Home Is a Contradiction

“Home is also the damp, rotting log smell, the fog lifting to broken sun and wind. I am climbing steadily now, the two-lane shale road narrowing.” (Clare 27).

On this page, Clare connects environmental destruction to the queer experience. As Clare walks into the forest and hears logging trucks, he immediately thinks about his aversion to the timber industry, but then corrects himself with this statement. Although home is “rotting”, and like the trees, Clare felt like he was decaying while growing up in his rural community, he will always have ties there. 

Clare continues this narrative by using a form that mirrors his relationship with his home. When Clare leaves his home the “fog lifts” and he expects to uncover his most authentic queer self, like he expected to see a growing forest. However, living in a city and surrendering to queer metronormativity makes Clare feel like more of an exile, and he feels out of place and “broken” like the environment around him.  

Through the tie between home and decay, Clare implies that maybe home will always be a contradiction. He recognizes that his queer and disabled identities weren’t supported at his home, but he feels perpetually stuck in the chasm between rural and urban, which can feel like the chasm between decaying and flourishing when most queer media set in rural locations references violence or unhappiness. Like witnessing this forest being turned into a wasteland, Clare doesn’t want his life in a rural location “to mean destruction” (Clare 27), but to remain home for him.  

Overall, in this passage Clare reflects on the ostracization he felt his home and how he now emotionally and physically sees his home as “a graveyard, a war zone, the earth looking naked and torn”. However, as Clare states at the end of this excerpt, as he is exploring the forest, he “climbs steadily”, walking on a “shale road”, stepping on rocks at the bottom of the chasm, but continuing forward, with his identities intertwined. For many queer people, home is a contradiction, home is the space between, and home is a multiplicity of identities, and this is what Clare implies as he describes navigating through environmental destruction and the memories of his home. 

3 thoughts on “Home Is a Contradiction”

  1. Your post is beautifully written, and I especially love how you highlight the interconnection between environmental destruction and Clare’s experience as a queer man within his rural community. I think it’s interesting to analyze how Clare associates the rural community which he grew up in with the decay of his queer identity as you mention, yet there’s a sense of nostalgia and love associated with the place where he grew up. In other parts of the novel, I think this is very apparent through the descriptive language that Clare employs when describing the naturalistic landscape of his home. In some ways the imagery that he evokes when using this language seems to accentuate the freedom and vitality associated with nature, which is contrasted with Clare’s feelings of isolation as a queer man within that community. I think the climbing metaphor coincides with Clare being stuck within this chasm, like you brought up, and I think because of his multiple identities, Clare will always be climbing and be stuck in this in-between, because there is no apex of the mountain.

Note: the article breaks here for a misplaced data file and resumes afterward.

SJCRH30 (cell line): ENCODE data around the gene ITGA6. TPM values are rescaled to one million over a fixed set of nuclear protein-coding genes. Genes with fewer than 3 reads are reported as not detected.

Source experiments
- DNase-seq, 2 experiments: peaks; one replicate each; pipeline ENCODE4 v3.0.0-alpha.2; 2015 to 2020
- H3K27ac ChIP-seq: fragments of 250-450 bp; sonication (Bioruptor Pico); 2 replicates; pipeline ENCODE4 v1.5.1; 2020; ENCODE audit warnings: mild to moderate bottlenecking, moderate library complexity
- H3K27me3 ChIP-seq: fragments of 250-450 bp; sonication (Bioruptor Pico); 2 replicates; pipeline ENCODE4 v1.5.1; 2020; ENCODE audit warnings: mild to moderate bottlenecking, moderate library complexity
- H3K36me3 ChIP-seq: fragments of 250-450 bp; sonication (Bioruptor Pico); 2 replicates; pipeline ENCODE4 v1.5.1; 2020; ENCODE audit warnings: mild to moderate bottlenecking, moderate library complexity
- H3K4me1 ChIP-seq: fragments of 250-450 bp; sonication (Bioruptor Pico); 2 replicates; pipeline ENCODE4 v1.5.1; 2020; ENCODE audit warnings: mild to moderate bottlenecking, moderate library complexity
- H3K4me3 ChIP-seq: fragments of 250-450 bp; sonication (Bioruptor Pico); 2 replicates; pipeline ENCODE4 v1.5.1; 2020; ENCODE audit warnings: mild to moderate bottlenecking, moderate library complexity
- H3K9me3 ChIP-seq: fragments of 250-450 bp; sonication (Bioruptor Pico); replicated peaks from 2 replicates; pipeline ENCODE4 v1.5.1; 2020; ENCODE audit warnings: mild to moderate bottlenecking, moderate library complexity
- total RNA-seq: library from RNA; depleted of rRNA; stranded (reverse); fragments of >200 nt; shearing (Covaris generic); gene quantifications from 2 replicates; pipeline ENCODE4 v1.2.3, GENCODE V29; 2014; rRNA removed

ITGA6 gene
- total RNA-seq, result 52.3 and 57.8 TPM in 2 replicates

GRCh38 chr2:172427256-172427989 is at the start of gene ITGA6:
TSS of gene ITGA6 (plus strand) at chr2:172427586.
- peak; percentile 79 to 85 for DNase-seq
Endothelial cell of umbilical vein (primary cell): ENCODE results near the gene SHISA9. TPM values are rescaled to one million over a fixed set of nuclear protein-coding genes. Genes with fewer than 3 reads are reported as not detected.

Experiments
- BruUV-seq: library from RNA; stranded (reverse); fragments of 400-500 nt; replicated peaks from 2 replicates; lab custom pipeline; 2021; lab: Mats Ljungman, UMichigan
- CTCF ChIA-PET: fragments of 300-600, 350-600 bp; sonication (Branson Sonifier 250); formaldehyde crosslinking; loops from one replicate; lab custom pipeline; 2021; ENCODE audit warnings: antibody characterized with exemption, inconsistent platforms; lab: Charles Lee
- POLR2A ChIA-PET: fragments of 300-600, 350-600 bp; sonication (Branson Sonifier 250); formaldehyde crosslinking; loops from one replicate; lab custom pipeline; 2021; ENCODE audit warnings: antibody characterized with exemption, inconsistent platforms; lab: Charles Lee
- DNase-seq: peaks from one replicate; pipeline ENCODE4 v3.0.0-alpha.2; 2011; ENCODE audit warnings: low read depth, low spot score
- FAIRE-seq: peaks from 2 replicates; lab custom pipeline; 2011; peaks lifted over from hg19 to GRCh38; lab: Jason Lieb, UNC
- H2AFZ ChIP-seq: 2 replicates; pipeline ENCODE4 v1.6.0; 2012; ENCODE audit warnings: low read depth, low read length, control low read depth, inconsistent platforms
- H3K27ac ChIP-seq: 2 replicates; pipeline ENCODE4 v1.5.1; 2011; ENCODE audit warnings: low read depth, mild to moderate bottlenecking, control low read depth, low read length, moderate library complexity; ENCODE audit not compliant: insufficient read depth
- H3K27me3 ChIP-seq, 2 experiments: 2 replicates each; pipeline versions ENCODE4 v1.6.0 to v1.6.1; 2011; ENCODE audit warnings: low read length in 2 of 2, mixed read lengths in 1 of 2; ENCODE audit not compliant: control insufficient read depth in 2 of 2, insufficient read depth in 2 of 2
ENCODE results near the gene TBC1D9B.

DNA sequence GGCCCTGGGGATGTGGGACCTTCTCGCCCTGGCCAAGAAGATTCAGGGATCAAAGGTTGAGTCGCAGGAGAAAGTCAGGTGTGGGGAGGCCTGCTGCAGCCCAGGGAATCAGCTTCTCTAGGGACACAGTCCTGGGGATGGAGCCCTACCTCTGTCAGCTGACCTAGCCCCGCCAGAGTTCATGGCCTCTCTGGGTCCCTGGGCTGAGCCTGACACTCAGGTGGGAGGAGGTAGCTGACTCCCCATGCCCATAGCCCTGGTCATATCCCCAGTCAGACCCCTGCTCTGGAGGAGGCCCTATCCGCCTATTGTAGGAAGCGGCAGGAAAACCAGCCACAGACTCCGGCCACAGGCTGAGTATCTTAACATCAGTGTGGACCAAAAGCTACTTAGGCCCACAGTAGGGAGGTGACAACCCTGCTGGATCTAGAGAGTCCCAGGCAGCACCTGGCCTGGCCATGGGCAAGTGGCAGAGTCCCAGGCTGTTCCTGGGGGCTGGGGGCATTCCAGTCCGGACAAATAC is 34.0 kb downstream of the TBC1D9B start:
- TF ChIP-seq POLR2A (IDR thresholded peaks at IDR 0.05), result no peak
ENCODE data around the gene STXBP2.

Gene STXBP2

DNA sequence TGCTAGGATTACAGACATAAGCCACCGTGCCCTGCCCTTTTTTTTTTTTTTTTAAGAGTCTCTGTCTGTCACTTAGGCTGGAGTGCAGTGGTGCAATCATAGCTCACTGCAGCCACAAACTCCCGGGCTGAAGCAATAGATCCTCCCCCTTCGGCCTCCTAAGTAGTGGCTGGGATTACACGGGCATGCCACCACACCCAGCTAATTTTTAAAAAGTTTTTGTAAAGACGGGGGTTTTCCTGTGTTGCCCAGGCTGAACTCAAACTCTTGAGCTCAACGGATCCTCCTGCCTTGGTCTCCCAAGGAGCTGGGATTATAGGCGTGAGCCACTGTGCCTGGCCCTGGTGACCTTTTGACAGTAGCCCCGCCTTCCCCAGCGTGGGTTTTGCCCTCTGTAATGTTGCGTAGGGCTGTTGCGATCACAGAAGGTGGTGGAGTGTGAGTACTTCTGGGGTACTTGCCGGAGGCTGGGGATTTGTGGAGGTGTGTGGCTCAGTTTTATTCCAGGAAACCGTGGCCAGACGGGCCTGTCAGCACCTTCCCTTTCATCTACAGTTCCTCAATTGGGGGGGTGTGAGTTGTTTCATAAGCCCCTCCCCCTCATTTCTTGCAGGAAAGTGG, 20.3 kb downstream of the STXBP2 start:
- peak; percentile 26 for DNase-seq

2. I like you interpretation of Clare’s contradict feeling towards home. When I read this part, I didn’t really connect it with Clare’s queer experience, but now I feel that this really make sense. Especially the words “climbing steadily” really corroborate with what Clare did in the real life. Although stuck in the chasm, he never gives up trying and fighting. Either leaving his home to move to an urban environment or speaking in front of the public with his disabled situation, these are all evidence showing that although it is not an easy trail, he is climbing, steadily.

  3. Clare’s connection of his upbringing and nature is one that really grabbed my attention in the book. I like your analysis of Clare expecting the fog to lift and a growing forest as he moved from rural to urban. It seems like the fog was covering the reality of the situation, only allowing Clare to see what he needed, or wanted to see when thinking about moving to a city. Almost as if the fog was covering the realities of living in the city and the queer community.

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